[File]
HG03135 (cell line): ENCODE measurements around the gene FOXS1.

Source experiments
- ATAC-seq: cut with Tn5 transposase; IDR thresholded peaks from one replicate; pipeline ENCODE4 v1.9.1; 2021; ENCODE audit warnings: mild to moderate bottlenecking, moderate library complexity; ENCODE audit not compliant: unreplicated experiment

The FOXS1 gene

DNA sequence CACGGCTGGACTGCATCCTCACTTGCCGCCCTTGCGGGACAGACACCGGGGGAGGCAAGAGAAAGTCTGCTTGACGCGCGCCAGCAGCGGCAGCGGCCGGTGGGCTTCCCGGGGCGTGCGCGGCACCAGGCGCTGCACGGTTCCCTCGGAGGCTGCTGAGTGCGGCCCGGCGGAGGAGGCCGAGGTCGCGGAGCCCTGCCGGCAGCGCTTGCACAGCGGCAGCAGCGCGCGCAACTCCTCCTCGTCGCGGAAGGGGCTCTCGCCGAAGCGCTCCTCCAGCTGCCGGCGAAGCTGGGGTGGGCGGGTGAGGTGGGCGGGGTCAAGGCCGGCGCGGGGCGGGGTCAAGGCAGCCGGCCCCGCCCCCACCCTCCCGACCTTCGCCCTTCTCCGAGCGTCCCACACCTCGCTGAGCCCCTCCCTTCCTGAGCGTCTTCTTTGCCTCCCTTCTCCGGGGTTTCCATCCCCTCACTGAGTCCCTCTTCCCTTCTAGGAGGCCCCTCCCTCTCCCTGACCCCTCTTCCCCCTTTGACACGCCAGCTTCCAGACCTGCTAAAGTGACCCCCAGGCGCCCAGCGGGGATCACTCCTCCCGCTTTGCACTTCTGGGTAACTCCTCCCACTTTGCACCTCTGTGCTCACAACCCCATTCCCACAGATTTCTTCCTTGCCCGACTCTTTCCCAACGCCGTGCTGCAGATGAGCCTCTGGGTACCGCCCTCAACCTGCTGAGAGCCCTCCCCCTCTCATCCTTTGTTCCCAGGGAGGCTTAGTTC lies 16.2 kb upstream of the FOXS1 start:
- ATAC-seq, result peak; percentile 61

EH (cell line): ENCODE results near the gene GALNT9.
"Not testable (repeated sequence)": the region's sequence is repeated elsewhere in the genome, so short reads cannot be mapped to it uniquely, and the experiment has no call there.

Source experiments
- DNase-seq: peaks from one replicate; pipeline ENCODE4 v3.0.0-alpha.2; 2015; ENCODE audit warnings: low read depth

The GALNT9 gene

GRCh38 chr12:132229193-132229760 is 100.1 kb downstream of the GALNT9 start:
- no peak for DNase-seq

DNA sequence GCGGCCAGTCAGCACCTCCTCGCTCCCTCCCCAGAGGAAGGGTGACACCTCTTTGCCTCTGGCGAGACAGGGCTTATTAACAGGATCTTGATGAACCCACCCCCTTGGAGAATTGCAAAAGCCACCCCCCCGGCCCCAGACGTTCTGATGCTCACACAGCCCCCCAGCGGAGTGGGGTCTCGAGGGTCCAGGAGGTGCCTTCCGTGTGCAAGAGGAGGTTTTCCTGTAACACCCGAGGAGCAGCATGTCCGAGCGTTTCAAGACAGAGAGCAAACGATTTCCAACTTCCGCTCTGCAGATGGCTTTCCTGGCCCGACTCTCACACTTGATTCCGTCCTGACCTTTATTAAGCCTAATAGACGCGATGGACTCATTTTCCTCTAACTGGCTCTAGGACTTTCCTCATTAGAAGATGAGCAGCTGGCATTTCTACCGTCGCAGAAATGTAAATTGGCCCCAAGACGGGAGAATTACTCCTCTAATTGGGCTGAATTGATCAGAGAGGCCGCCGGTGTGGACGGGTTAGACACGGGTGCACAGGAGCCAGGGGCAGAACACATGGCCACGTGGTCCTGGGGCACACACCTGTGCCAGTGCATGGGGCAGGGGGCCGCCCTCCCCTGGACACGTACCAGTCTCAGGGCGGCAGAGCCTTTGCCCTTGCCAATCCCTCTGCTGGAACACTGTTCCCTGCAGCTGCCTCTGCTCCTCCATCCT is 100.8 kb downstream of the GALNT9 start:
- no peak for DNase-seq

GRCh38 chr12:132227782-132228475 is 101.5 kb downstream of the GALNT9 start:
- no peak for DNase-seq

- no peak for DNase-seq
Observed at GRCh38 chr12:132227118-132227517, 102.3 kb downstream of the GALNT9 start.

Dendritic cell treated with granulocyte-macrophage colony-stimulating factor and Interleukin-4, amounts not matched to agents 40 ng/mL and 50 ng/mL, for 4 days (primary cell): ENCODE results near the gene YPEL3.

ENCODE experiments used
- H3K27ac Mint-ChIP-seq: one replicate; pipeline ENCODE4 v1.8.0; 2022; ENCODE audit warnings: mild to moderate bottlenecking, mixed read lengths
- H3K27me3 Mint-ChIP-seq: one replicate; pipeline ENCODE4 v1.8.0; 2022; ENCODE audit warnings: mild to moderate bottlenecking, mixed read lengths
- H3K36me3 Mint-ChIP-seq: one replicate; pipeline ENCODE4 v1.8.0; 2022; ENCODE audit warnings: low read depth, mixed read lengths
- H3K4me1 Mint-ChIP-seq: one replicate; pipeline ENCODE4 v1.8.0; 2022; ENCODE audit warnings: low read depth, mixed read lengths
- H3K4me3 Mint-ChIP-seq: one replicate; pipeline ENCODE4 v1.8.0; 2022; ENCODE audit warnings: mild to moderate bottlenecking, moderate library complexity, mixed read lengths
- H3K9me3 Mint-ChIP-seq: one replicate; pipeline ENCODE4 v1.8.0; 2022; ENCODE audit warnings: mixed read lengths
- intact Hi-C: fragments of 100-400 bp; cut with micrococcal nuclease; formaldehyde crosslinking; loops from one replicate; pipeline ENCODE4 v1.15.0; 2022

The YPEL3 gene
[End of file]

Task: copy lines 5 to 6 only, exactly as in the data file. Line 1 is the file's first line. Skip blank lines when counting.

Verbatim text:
DNA sequence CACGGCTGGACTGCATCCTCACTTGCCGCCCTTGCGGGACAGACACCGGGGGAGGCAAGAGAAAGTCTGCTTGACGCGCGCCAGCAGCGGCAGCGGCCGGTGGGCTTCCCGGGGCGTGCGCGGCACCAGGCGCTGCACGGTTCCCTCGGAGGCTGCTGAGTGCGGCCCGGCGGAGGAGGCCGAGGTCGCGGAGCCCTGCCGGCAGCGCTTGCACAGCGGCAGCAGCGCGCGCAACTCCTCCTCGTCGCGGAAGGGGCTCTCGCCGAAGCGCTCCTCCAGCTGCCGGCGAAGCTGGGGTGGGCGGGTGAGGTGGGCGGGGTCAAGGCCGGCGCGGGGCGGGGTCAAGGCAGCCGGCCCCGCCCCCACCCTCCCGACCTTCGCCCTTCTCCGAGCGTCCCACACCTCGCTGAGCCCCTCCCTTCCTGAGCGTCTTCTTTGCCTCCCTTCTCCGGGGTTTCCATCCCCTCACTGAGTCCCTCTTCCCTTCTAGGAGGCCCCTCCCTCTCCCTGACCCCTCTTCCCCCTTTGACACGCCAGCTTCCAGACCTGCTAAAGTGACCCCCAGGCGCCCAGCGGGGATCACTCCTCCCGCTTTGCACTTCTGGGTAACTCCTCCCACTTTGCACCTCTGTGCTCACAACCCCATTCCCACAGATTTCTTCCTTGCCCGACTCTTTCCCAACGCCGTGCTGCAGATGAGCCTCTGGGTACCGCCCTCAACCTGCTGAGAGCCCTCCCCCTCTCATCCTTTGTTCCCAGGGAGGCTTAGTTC lies 16.2 kb upstream of the FOXS1 start:
- ATAC-seq, result peak; percentile 61